Despite these new insights into the mechanism of action of '882, the researchers had still not identified its target. In search of new clues, they used microarray analysis to search for transcriptional differences between parental Newman strain bacteria and bacteria containing the ΔsaeRS mutation grown in the presence of '882. As expected, the two strains differed with regard to expression of virulence factors, but they also differed in levels of expression of multiple enzymes involved in intermediary metabolism. Among the affected genes was rimJ, which encodes a ribosomal protein N-acetyltranferase and was overexpressed in the parental Newman strain. They confirmed that suppression of rimJ expression in the Newman strain conveys '882 resistance, leading to the hypothesis that excessive rimJ expression results in overconsumption of acetyl-CoA, and that this contributes to '882 sensitivity. Consistent with this hypothesis, they found four other acetyl-CoA consuming enzymes that were overexpressed in Newman strain bacteria. Repression of the expression of two of these enzymes conveyed '882 resistance. Adding pantothenate, a precursor of CoA also conveyed '882 resistance to Newman strain bacteria.


These results were consistent with the hypothesis that sensitivity to '882 was tied in some way to metabolic stress. But they still did not reveal the target of the compound. Thus, the researchers tried a more direct approach. They synthesized a biotin-conjugated analog of '882 and used it with streptavidin beads to pull down '882-associated proteins from S. aureus lysates. This approach yielded four proteins: SufB, SufC, SufD, and SufS, all of which are components of the Suf iron-sulfur (Fe-S) cluster assembly system (Figure 3). Fe-S clusters are important cofactors in a large number of enzymes critical to intermediary metabolism. The researchers confirmed that '882 binds directly to SufC with a dissociation constant of 4 μM. Consistently, they also discovered that exposure of bacteria to '882 leads to reduced activity of aconitase, an Fe-S cluster enzyme, and that this reduction was more pronounced when the bacteria were grown under anaerobic conditions. Additional experiments demonstrated that '882 had no effect on the amount of aconitase protein in the cells, and it did not affect aconitase activity in cells exposed to protein synthesis inhibitors. The latter findings suggested that '882 acts to disrupt Fe-S cluster assembly on newly synthesized protein. Also consistent with the hypothesis that '882's mechanism of action is to block SufC, the investigators found that LAC strains deficient in Suf proteins other than SufC showed reduced aconitase activity and did not grow well in medium lacking leucine and isoleucine, amino acids requiring Fe-S cluster proteins for their biosynthesis. In both cases, exposure to '882 exacerbated these conditions in the bacteria.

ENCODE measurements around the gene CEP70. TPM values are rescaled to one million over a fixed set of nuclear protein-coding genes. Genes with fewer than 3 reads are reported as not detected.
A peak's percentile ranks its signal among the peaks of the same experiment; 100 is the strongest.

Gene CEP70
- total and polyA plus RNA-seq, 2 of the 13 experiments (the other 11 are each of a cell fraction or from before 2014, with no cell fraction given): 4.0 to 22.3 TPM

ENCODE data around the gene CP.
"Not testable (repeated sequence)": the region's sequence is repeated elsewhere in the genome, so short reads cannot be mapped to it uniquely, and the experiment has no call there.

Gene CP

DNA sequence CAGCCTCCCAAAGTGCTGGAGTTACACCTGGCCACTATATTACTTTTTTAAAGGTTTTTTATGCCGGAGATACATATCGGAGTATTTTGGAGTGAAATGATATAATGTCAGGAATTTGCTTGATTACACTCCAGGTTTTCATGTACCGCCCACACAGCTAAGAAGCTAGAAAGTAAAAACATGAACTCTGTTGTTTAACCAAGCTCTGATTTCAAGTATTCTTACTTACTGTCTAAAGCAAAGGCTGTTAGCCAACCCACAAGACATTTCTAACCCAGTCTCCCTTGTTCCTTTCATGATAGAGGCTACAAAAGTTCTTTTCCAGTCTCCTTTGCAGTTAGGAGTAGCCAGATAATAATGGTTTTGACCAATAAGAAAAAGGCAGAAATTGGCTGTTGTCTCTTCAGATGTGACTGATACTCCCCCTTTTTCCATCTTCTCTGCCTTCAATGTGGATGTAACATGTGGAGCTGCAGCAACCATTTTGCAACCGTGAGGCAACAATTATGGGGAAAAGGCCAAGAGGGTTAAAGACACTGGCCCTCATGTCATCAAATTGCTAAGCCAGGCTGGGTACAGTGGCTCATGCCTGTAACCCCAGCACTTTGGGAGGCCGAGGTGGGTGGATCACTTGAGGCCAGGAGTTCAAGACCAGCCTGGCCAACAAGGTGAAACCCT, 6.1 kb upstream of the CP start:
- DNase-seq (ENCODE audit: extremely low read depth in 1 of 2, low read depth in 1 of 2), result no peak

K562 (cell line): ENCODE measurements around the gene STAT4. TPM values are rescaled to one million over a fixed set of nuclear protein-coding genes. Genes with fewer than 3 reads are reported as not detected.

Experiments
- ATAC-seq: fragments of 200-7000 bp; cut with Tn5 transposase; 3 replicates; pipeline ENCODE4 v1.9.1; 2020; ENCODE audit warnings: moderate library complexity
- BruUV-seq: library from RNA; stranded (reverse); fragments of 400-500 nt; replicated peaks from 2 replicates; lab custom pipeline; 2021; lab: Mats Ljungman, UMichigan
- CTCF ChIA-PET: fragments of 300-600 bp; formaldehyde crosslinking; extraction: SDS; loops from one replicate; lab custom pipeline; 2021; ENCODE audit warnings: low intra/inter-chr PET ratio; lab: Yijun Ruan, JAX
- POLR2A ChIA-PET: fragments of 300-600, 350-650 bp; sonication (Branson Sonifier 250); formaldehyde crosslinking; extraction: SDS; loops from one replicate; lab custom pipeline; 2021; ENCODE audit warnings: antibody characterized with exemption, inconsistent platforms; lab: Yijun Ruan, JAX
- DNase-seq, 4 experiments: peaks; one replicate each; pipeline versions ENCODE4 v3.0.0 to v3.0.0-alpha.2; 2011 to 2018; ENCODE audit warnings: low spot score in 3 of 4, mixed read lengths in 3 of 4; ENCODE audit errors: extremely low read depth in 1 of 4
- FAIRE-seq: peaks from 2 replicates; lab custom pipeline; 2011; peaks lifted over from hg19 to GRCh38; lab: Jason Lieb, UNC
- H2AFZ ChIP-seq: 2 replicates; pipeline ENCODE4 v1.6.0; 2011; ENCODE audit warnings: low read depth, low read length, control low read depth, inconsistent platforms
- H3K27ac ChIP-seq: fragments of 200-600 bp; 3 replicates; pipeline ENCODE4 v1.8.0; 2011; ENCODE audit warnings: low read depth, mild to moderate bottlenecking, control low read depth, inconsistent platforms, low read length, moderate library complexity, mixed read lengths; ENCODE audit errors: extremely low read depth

FIGURE 3. Diagrammatic representation of the role of Suf proteins in Fe-S cluster assembly. SufS provides sulfur from cysteine to the SufBCD complex with the aid of the SufE sulfur transfer shuttle. Fe2-S2 or Fe4-S4 complexes are then assembled by the SufBCD complex. Figure reproduced according to the ACS Author Choice License from E. S. Boyd, et al. (2014) Biochemistry, 53, 5834. Copyright 2014, American Chemical Society.



Together the data suggest that '882 acts by inhibiting Fe-S cluster assembly, thereby blocking the synthesis of a large number of enzymes required for normal metabolism. The result is metabolic stress that is worsened under anaerobic conditions that limit the bacterial cell's metabolic repertoire. Sensitivity to '882 is further increased when additional metabolic stressors are applied to the cell. This is most evident in the case of the Newman strain, in which constitutive SaeRS activity leads to wasteful production of virulence factors (Figure 4). The researchers note that the Suf Fe-S cluster assembly system is not found in eukaryotes, so targeting this system should be possible with low toxicity to humans. In addition, it is interesting to speculate that '882 or compounds like it, may exhibit increased efficacy in vivo under conditions that lead to a strong SaeRS-mediated virulence factor production response.



FIGURE 4. Proposed mechanisms of toxicity of '882. '882 binds to SufC, a key component of the SufBCD Fe-S cluster assembly complex. As a result, it inhibits Fe-S cluster assembly, resulting in reduced activity of a large number of enzymes, such as aconitase, that are required for intermediary metabolism in fermenting bacteria. In addition, constitutive activity of the SaeRS two component system, as seen in the Newman strain of S. aureus, leads to excessive production of virulence factors, draining key metabolic reservoirs and increasing the metabolic stress.




View Cell Chemical Biology article: A Small-Molecule Inhibitor of Iron-Sulfur Cluster Assembly Uncovers a Link between Virulence Regulation and Metabolism in Staphylococcus aureus